CASE RESULTS DEPEND UPON A VARIETY OF FACTORS UNIQUE TO EACH CASE. CASE RESULTS DO NOT GUARANTEE OR PREDICT A SIMILAR RESULT IN ANY FUTURE CASE.
On October 10, 2014, the 9th Circuit Court of Appeals upheld a defense verdict in favor of Jaguar following a jury trial involving alleged electrical issues with a 2007 Jaguar XK. In the original trial, Brownfield v. Jaguar Land Rover North America, LLC, the jury unanimously ruled that Jaguar was not in violation of the California Song-Beverly Consumer Warranty Act.
The case turned on whether Jaguar was given a reasonable number of repair attempts. During the trial, one of the standard California jury instructions, CACI 3202, entitled "Repair Opportunities Explained," was modified by adding an additional paragraph that said in part, "for Plaintiff to be entitled to relief for any particular problem with her Jaguar, she must show she brought the car into Jaguar for the repair of that particular problem on more than one occasion."
The plaintiff appealed, contending that the modified jury instruction created an additional element that the plaintiff had to prove–that each particular problem had to be brought in for repair on more than one occasion. The plaintiff claimed there was a global electrical problem with her vehicle, which Jaguar disputed, and that the modified instruction (with the word "particular problem") precluded the jury from considering some of the repair attempts.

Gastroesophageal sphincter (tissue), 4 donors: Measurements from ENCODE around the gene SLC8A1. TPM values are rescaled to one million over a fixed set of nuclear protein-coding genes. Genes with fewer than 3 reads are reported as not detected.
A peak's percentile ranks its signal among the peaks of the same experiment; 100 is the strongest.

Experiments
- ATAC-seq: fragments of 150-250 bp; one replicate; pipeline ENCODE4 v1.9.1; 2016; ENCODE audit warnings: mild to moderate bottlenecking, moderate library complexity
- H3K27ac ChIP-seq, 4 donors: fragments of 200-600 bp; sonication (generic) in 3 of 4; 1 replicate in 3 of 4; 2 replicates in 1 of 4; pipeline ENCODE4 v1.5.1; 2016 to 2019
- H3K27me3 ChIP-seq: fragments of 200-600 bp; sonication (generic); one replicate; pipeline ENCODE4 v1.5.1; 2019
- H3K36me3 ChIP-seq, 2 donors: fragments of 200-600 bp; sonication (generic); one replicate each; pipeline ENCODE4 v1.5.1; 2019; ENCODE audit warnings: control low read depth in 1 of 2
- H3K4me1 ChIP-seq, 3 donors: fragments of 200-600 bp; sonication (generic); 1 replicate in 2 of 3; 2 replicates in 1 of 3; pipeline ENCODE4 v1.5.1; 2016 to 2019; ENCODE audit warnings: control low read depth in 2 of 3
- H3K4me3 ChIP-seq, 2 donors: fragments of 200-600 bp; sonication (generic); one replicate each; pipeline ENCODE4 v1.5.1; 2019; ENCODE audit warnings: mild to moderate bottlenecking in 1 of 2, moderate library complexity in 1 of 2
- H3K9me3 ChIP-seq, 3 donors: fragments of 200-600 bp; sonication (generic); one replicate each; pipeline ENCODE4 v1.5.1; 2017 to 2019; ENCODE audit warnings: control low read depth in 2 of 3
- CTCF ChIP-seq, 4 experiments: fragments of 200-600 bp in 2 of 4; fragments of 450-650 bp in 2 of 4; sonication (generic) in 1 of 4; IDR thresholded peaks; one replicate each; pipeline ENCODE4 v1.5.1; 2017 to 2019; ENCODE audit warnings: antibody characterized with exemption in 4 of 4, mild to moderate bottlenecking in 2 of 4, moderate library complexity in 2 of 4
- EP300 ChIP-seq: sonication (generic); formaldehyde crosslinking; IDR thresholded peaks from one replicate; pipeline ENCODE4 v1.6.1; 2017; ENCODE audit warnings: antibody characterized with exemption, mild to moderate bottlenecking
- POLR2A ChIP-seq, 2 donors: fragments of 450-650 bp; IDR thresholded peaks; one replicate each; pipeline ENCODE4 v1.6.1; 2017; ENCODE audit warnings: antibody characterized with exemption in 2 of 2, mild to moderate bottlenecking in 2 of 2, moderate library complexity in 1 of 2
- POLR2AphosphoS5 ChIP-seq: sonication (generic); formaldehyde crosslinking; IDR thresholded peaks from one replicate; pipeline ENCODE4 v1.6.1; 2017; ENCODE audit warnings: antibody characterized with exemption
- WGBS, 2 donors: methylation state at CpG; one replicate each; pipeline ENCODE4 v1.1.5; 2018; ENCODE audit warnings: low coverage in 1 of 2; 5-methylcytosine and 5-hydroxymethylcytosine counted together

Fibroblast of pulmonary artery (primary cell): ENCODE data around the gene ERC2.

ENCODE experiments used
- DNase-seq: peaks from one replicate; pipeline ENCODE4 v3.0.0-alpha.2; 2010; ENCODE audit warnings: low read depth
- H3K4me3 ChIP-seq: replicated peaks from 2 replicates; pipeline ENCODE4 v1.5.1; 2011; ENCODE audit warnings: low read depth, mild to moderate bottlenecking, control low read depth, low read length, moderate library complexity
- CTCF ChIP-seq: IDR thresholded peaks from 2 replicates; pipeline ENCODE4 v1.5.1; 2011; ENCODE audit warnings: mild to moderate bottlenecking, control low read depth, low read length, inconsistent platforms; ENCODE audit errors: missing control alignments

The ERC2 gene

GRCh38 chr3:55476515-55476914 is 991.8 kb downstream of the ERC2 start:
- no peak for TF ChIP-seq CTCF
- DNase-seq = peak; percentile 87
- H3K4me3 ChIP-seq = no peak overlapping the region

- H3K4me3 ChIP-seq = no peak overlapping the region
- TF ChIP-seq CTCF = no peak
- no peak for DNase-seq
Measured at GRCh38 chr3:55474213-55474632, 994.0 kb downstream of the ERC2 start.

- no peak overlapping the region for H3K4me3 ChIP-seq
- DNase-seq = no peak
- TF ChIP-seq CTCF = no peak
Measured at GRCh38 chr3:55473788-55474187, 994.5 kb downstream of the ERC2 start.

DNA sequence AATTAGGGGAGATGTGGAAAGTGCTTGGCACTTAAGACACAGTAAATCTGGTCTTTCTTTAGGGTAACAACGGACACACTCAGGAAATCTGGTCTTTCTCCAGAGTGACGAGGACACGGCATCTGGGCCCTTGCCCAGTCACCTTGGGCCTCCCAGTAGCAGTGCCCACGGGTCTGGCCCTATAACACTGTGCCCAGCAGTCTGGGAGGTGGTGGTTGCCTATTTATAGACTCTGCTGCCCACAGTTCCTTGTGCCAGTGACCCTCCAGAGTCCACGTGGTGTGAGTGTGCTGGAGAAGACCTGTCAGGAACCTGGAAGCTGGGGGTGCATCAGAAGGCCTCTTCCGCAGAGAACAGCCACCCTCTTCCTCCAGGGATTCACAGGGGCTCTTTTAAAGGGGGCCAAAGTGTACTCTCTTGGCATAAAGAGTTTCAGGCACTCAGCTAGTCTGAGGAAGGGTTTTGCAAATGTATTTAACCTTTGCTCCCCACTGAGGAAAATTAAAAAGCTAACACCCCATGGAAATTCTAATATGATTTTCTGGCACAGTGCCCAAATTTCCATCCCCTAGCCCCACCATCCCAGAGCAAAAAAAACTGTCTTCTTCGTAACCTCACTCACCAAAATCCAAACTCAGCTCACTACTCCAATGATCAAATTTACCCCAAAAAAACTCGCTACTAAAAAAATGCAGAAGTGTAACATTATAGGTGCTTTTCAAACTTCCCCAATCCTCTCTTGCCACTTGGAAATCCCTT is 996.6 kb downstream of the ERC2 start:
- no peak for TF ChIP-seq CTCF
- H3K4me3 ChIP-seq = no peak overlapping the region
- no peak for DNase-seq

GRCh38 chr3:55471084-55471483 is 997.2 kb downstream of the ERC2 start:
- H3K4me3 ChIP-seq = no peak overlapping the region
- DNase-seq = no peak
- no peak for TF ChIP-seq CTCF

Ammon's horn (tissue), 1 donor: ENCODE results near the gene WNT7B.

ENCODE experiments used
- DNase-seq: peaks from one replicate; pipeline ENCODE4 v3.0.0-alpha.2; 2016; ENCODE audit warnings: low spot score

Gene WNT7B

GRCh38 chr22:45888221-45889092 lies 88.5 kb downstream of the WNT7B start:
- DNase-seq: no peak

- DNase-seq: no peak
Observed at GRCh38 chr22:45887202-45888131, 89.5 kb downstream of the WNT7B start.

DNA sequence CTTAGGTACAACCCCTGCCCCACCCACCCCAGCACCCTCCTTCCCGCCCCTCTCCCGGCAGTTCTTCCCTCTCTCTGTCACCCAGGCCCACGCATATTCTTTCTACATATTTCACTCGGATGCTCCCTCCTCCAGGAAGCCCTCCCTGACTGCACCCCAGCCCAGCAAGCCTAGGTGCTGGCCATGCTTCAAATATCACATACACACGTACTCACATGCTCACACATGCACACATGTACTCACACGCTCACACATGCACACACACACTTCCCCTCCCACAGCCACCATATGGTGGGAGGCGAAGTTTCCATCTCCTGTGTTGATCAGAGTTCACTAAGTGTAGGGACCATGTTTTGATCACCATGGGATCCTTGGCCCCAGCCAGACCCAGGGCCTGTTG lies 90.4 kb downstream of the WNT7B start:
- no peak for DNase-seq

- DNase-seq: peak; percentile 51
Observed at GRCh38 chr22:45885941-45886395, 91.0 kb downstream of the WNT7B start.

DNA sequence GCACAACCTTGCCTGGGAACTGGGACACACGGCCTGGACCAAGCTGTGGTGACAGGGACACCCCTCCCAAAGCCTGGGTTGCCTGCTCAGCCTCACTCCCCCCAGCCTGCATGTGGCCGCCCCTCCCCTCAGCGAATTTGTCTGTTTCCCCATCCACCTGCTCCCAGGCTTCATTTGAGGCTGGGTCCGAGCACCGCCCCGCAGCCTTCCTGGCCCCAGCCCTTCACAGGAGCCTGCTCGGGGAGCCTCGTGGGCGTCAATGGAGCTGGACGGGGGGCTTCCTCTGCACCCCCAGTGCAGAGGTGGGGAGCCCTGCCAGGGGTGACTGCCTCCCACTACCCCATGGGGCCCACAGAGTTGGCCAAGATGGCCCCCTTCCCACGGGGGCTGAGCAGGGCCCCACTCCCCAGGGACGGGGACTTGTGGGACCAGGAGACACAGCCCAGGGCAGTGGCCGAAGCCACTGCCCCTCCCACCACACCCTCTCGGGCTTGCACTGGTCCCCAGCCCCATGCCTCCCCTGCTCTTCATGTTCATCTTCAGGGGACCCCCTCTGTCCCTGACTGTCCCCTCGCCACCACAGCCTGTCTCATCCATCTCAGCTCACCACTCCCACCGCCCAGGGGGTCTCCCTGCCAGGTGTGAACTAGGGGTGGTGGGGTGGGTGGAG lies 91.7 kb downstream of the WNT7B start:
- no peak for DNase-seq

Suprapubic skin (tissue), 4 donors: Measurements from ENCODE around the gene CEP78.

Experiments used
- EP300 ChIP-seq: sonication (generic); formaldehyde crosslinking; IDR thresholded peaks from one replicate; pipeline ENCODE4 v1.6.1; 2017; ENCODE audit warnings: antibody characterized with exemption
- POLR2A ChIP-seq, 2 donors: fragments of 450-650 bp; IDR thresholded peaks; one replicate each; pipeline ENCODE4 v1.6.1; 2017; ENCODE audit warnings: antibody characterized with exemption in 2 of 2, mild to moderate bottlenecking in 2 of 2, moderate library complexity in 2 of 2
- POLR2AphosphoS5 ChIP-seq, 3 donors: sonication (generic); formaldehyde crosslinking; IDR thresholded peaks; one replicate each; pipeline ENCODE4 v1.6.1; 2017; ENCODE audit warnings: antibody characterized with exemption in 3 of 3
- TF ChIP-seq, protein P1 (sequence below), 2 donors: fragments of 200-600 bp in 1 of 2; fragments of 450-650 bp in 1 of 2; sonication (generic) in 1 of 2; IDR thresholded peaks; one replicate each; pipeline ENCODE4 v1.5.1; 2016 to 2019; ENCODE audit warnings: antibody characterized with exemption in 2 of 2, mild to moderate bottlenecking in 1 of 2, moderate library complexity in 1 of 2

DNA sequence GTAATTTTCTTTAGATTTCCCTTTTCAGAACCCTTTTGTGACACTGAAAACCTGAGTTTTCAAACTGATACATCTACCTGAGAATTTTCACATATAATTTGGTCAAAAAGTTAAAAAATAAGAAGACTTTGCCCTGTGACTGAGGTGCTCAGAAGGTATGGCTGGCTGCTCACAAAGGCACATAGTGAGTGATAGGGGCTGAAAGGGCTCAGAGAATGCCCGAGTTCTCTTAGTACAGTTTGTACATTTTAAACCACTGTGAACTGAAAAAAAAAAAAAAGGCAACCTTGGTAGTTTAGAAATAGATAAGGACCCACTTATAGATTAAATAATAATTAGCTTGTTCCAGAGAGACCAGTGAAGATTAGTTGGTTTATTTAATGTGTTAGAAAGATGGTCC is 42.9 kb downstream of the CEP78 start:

In an unpublished memorandum, the Ninth Circuit rejected the plaintiff's contentions, finding that California Song-Beverly cases use the terms "problems" and "defects" interchangeably.
Jaguar Land Rover North America, LLC was represented by Rick Stuhlbarg
View the full memorandum here.